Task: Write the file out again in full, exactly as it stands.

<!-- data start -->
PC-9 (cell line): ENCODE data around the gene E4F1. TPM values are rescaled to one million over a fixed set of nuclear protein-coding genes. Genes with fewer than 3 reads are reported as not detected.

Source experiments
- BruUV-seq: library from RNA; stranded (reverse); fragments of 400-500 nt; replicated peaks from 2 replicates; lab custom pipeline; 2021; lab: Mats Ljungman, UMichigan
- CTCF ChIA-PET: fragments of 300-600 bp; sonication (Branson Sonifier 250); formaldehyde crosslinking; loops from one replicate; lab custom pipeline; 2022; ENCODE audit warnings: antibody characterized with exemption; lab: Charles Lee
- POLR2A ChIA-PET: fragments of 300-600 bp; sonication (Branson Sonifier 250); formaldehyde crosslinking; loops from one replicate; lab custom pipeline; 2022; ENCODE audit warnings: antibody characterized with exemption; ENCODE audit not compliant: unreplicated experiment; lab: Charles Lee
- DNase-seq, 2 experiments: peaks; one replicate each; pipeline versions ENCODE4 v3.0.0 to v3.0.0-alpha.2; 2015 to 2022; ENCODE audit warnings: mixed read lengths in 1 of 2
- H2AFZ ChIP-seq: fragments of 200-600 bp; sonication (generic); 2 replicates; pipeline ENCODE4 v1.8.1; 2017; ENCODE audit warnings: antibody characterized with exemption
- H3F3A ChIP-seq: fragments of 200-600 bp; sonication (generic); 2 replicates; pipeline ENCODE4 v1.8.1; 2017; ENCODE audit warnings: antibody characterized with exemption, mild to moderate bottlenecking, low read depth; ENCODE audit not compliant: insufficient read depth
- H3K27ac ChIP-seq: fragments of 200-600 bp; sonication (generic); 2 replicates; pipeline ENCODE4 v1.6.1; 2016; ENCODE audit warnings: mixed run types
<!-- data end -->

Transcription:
PC-9 (cell line): ENCODE data around the gene E4F1. TPM values are rescaled to one million over a fixed set of nuclear protein-coding genes. Genes with fewer than 3 reads are reported as not detected.

Source experiments
- BruUV-seq: library from RNA; stranded (reverse); fragments of 400-500 nt; replicated peaks from 2 replicates; lab custom pipeline; 2021; lab: Mats Ljungman, UMichigan
- CTCF ChIA-PET: fragments of 300-600 bp; sonication (Branson Sonifier 250); formaldehyde crosslinking; loops from one replicate; lab custom pipeline; 2022; ENCODE audit warnings: antibody characterized with exemption; lab: Charles Lee
- POLR2A ChIA-PET: fragments of 300-600 bp; sonication (Branson Sonifier 250); formaldehyde crosslinking; loops from one replicate; lab custom pipeline; 2022; ENCODE audit warnings: antibody characterized with exemption; ENCODE audit not compliant: unreplicated experiment; lab: Charles Lee
- DNase-seq, 2 experiments: peaks; one replicate each; pipeline versions ENCODE4 v3.0.0 to v3.0.0-alpha.2; 2015 to 2022; ENCODE audit warnings: mixed read lengths in 1 of 2
- H2AFZ ChIP-seq: fragments of 200-600 bp; sonication (generic); 2 replicates; pipeline ENCODE4 v1.8.1; 2017; ENCODE audit warnings: antibody characterized with exemption
- H3F3A ChIP-seq: fragments of 200-600 bp; sonication (generic); 2 replicates; pipeline ENCODE4 v1.8.1; 2017; ENCODE audit warnings: antibody characterized with exemption, mild to moderate bottlenecking, low read depth; ENCODE audit not compliant: insufficient read depth
- H3K27ac ChIP-seq: fragments of 200-600 bp; sonication (generic); 2 replicates; pipeline ENCODE4 v1.6.1; 2016; ENCODE audit warnings: mixed run types